I just found this quote interesting in how they try talking him into the live crucifixion.   I never really think about the crucifixion in the present time, I only think about what I know about it from the Bible.  Obviously in biblical time there was no tv to have this event on air and so no one was getting money for it.  Stockholders weren't even being close to being around.  I just thought if it happened in modern day it would be a little different.  I think that many people woudl want it televised but to make it as big of a deal and many people wanting it so bad for the money.  I would picture it as important and everyone flocking to where it would be held.  It would be on television, but I wouldn't think the television people would not be making commercials and the fact that he should show up a big deal. 


what did you think as you were reading? what would you picture it as?



The Invisible Man Facebook

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This interpretive project is for Chelsie Bitner, Angela Saffer, and Ashley Pascoe. There are 3 facebook pages - Jack Broth (Brother Jack), Narrator Man (the Narrator/invisible man), and Tod Clifton.  There is also a group that all three of these men are in called "The Brotherhood"


http://www.facebook.com/home.php?#/profile.php?id=1686055202&ref=name -Narrator Man

http://www.facebook.com/home.php?#/profile.php?id=1368026434 -Jack Broth

http://www.facebook.com/home.php?#/profile.php?id=1304395854 -Tod Clifton

http://www.facebook.com/home.php?#/group.php?gid=68504152627&ref=mf - The Brotherhood

The Time Traveler's Wife

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This book is BY FAR my favorite book that we have read.  It is just more interesting than anything else.  I don't really have a particular quote picked out because it's just all so good!

I like how the author tells you what is eventually going to happen but you don't find out until much later in the book because of the time traveling aspect but that just makes you want to keep reading and reading until you figure out why, how, or what exactly happened. 

I also realize why this book was supposed to be read in conjuction with the Sex chapter from Foster.  There are so many times were the author talks about sex and I guess in this book it is imperitive for Henry to have. I liked the part when she decides to tell him that she needs a break and how it just seems like he can keep going forever and forever and she's feels pretty much dead.  It surprised me that with time travel he doesn't realize that she needs a break because it doesn't hold him back. 

The whole book was just interesting in every way and I enjoyed it very much.





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"But the speech nevertheless marks a crucial turning point for the protagonist of Invisible Man, whose journey along the color line of 1930s America has up until now been a steady descent into a hell of racist de- humanization." (Hanlon 77).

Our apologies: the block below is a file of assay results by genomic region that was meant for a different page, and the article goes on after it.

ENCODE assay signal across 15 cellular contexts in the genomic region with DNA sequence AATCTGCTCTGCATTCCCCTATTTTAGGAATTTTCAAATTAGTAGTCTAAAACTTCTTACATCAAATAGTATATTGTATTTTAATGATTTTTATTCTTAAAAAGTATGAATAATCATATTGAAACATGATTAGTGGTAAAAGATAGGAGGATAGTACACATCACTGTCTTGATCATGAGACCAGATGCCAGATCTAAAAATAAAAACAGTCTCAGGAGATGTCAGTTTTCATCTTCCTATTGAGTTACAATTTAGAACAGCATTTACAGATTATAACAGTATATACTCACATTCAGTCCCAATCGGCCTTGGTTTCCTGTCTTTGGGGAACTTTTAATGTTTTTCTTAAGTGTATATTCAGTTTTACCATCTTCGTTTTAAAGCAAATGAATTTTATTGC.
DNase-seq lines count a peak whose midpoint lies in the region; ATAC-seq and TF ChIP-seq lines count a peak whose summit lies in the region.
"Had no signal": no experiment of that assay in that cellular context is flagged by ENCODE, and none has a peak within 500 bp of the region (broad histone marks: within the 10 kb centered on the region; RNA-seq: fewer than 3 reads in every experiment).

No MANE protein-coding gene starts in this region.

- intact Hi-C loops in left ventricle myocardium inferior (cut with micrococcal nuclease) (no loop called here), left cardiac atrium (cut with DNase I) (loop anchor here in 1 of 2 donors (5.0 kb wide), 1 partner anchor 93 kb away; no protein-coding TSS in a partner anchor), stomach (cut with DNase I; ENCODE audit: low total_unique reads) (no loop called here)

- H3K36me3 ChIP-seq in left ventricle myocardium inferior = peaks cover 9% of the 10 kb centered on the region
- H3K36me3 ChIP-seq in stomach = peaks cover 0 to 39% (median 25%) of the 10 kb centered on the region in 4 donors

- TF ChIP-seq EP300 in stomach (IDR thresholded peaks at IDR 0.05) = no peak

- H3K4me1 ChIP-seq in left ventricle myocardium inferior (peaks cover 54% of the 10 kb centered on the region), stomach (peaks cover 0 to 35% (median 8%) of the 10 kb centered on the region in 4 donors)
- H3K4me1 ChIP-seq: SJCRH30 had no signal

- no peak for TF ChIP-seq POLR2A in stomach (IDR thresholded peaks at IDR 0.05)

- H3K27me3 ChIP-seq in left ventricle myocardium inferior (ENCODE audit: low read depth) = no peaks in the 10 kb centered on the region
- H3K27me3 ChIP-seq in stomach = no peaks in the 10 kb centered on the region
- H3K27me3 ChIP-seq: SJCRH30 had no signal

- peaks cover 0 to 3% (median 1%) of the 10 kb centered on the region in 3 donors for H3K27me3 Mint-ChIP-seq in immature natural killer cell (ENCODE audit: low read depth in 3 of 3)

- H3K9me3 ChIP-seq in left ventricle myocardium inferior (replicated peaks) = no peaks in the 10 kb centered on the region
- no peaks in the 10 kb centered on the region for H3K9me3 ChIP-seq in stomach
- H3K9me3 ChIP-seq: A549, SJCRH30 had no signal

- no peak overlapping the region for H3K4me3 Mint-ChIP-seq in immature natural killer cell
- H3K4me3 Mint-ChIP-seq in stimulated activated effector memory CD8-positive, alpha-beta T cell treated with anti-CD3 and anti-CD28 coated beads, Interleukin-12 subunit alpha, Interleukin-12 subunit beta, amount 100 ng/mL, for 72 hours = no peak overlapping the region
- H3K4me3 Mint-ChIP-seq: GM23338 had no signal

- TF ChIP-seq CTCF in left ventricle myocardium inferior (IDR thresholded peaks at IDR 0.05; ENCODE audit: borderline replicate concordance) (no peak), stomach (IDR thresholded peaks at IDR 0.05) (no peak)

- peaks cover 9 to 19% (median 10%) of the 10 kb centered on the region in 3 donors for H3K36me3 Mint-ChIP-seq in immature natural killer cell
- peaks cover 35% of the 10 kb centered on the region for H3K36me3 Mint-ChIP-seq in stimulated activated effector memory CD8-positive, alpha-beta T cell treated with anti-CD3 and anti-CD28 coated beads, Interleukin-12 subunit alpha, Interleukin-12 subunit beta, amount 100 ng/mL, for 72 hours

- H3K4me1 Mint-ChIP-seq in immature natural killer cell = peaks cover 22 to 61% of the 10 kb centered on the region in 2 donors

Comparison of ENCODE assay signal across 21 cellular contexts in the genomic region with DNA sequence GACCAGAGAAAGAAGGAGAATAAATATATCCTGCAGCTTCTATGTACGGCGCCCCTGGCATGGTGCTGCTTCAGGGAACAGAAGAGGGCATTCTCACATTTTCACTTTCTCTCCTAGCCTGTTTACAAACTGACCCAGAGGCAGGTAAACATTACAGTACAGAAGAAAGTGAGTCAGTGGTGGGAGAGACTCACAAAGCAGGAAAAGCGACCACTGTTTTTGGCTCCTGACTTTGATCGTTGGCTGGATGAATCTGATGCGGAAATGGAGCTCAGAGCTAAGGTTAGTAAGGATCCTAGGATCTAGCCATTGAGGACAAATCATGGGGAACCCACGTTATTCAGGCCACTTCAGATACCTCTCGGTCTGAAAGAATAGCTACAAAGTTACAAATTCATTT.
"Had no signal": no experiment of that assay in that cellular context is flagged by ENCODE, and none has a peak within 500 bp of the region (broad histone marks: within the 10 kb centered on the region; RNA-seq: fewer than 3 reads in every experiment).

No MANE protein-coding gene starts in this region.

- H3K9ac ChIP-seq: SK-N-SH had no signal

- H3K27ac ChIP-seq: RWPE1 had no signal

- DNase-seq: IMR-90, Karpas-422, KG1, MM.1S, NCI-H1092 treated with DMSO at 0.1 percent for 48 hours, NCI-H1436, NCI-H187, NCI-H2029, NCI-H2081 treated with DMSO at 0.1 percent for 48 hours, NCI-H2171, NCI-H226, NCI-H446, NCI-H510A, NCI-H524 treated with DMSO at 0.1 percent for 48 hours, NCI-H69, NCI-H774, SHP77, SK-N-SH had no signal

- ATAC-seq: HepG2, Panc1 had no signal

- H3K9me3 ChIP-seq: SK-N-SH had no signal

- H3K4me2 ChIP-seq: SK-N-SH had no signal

The narrator giving the speech in a way makes him a new person I believe.  He stands for what he believes in without thinking about what he wanted to say.  Every other speech he has given was prepared.  The speech transformed him because the Brotherhood transformed him.  Before meeting the Brotherhood everything was going wrong in his life.  And those things would make any person feel unhuman.  The hell of racist de-humanization is still there in his world but according to Hanlon it isn't as bad after meeting the group.  He is being rebirthed in a way.


This article was very interesting compared to the other one.  I enjoyed it more and it was way easier to understand. 



Hundred Dollar Bill

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"But that's a hundred-dollar bill.  I take that an' try to change it and the white folks'll want to know my whole life's history." She snorted.  "They want to know where I was born, where I work, and where I been  for the last six months, and when I tell 'em they still gonna think I stole it.  Ain't you got nothing smaller?" -Mary (Ellison, 325)

This quote seems of little importance to the book as a whole but to black people it was their life.  A black person having a hundred dollar bill in their hand would be looked at weird.  White people are the ones that have the great jobs and make the big bucks.  A black person with that kind of money is thought to have stolen the money, when in reality (in this case, anyway) they didn't.  It is sad how the society will look at Mary when she spends the money.  Will she be taken to jail? Laughed at? Ridiculed?

She also tells the narrator two paragraphs later that she is "going to keep part of it for [her]self and the rest [she] is going to save for [him]." (Ellison, 325).

She will always be there for the narrator even after he moves out and doesn't tell her where he is going.  That is a great quality in a person and very hard to find. 




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"I am invisible, understand, simple because people refuse to see me" (Ellison 3).